Aspex Portsmouth

Week 30, WORDS! Don’t Stand on Trifles, Part 2, 40 Stories

Les Buckingham, Director 1984-99

I described the genesis and rationale for this show in an earlier story. Here are three more of my favourite entries from a show that still lives with me.

One day a package arrived, beautifully wrapped and tied with coloured strings. My first thought was to preserve the wrapping and I carefully removed some layers to reveal a shoe box with the iconic name MARY QUANT printed on it. Mary Quant was the pre-eminent fashion designer of the 1960s who had taken the world by storm and become a household name. Her clothes are collectors items now and her show at the V&A last in 2020 was a sell out. Opening the box I found a brand new pair of the most beautiful women’s shoes, low strung and absolutely gorgeous! A perfectly shaped piece of acetate fitted snugly along the entire inner sole on which were printed the words:

There is no trace without resistance… there is no etching on a surface without pain.

The artist was Sally Madge and I immediately took the pair of shoes and placed them on the floor in the middle of the gallery to give them maximum prominence. The quote is from Marike Finlay, Post-modernising Psychoanalysis/ Psychoanalysing post-modernity, Free Association Books, 1989. Here is her commentary for the show: “My work deals with containment and separation, and questions of authenticity and the construction of self.  I’m impressed by the quotation’s complex allusion to the body and to writing (writing as ‘frayage’ – scratching).  I find the words intriguing and challenging and I can’t quite pin them down.”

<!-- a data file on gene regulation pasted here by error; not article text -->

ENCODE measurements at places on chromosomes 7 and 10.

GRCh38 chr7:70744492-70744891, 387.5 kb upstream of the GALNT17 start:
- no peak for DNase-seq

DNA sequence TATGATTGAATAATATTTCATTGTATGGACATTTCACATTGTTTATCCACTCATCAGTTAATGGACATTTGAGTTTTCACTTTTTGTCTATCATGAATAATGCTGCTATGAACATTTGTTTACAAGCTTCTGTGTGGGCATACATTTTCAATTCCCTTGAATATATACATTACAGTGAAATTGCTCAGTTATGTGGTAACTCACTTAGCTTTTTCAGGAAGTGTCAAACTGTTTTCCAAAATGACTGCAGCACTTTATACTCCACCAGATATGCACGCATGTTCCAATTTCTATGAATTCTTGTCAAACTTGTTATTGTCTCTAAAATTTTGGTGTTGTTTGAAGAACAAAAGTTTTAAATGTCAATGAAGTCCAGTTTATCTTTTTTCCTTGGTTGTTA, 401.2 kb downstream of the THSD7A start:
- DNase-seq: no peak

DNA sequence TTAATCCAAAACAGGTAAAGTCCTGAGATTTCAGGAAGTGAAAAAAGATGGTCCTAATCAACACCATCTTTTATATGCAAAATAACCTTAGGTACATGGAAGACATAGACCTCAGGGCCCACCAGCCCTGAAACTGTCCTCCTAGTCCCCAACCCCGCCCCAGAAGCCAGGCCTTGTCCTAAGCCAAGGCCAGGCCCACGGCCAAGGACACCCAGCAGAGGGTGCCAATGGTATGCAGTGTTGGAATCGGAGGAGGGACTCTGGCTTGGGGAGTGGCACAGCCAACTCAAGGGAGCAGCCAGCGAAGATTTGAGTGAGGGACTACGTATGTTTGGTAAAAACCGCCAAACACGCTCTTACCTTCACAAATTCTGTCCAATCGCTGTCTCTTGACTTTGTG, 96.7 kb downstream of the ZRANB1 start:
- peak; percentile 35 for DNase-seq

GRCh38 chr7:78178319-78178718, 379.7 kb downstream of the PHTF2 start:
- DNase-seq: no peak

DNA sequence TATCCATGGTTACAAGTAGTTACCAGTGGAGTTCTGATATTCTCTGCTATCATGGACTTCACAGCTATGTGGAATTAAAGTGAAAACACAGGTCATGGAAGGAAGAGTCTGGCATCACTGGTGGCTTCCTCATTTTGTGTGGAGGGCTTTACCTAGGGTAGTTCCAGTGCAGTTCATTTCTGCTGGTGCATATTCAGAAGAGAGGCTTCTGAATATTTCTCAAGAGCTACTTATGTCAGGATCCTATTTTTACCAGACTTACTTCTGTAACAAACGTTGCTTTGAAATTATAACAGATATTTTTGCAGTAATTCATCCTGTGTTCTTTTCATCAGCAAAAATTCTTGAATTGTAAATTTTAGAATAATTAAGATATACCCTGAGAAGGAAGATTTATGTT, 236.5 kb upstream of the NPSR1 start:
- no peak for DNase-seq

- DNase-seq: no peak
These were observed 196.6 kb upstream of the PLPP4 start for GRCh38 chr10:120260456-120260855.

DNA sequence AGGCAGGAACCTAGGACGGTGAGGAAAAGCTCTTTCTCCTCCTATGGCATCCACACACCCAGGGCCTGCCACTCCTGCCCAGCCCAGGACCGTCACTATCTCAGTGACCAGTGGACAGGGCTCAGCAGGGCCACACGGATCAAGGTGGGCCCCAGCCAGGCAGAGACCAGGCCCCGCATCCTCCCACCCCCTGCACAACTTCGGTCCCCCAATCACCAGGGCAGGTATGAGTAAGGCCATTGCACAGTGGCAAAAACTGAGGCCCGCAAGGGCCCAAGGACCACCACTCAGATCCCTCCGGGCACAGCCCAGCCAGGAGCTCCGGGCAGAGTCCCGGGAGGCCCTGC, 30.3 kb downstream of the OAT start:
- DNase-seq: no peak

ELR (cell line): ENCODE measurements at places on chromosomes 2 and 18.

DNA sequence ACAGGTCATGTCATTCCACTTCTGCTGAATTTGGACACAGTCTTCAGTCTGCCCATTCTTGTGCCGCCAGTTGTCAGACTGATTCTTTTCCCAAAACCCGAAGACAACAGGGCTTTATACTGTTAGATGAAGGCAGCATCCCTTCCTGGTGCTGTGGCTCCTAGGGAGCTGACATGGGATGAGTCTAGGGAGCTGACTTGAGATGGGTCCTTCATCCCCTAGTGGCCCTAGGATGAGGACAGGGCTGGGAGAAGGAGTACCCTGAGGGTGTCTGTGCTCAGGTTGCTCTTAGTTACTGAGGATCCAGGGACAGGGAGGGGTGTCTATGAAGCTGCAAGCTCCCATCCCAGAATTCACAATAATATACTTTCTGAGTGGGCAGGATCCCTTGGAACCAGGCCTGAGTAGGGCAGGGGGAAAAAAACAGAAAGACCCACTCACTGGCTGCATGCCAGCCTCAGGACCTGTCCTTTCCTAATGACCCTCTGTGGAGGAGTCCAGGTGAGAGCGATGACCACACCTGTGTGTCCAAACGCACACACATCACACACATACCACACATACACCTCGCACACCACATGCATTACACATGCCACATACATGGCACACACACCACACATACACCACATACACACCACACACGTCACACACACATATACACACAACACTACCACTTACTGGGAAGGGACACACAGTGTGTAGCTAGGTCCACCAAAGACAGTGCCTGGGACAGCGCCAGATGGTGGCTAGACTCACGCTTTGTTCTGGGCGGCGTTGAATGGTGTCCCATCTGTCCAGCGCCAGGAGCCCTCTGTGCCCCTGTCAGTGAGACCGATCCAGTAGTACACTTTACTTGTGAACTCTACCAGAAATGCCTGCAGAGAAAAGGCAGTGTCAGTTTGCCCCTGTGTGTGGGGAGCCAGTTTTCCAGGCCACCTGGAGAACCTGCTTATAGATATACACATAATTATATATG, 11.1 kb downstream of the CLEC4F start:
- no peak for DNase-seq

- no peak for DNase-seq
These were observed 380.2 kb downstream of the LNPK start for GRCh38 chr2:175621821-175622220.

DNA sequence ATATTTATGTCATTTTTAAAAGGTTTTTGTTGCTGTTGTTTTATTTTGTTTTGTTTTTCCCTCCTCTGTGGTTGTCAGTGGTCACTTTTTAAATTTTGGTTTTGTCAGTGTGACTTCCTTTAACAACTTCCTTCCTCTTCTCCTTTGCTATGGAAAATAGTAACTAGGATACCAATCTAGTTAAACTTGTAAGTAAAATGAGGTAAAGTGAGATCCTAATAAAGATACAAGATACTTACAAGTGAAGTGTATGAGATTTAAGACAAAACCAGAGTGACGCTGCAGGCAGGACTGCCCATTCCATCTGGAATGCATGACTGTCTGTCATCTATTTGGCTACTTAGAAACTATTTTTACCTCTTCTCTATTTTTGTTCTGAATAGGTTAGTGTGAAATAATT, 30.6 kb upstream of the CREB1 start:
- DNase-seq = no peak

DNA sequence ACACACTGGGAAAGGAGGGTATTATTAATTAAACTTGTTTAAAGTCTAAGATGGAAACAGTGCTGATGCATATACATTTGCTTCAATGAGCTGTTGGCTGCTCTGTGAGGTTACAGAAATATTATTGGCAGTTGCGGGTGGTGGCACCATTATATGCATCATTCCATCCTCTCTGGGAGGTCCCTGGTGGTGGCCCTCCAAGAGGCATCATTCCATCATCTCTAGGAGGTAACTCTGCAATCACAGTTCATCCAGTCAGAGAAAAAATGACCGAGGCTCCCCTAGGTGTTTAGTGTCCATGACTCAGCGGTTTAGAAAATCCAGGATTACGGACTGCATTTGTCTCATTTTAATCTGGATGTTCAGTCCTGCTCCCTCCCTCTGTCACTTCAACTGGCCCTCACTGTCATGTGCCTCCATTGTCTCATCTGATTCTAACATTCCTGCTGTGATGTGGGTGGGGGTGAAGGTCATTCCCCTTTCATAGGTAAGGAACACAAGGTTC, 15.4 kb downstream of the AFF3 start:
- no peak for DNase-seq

The artist and curator Pavel Büchler asked that a pencil have these words embossed along its length so that the word ‘art’ finished at the sharpened end and would be the first to disappear when the pencil was sharpened.

Almost something almost nothing something like art

The quote is from the French poet Stéphane Mallarmé, and to the question how did the text influence your work as a visual artist Pavel Büchler replied, “almost did/almost didn’t.”

David Connearn sent this enigmatic quote from the teachings of Huang bo Xiyan c.850:

No conceptual thought: No void either

David made it like a road sign and he wanted it put to a particular use. We bolted it to a lamp post in the street outside the gallery between two existing (official) signs which read “No Entry At Any Time”. By the end of the opening the sign had disappeared and we discovered that it was not collectors but officials from the highways department, tasked daily to check all road signs. To retrieve it David and I had to go and explain ourselves to the department and were told there could be a hefty fine and a court appearance for us. But we explained it was art and they let us off!

I always wanted to continue this project on the web. Perhaps now is the time?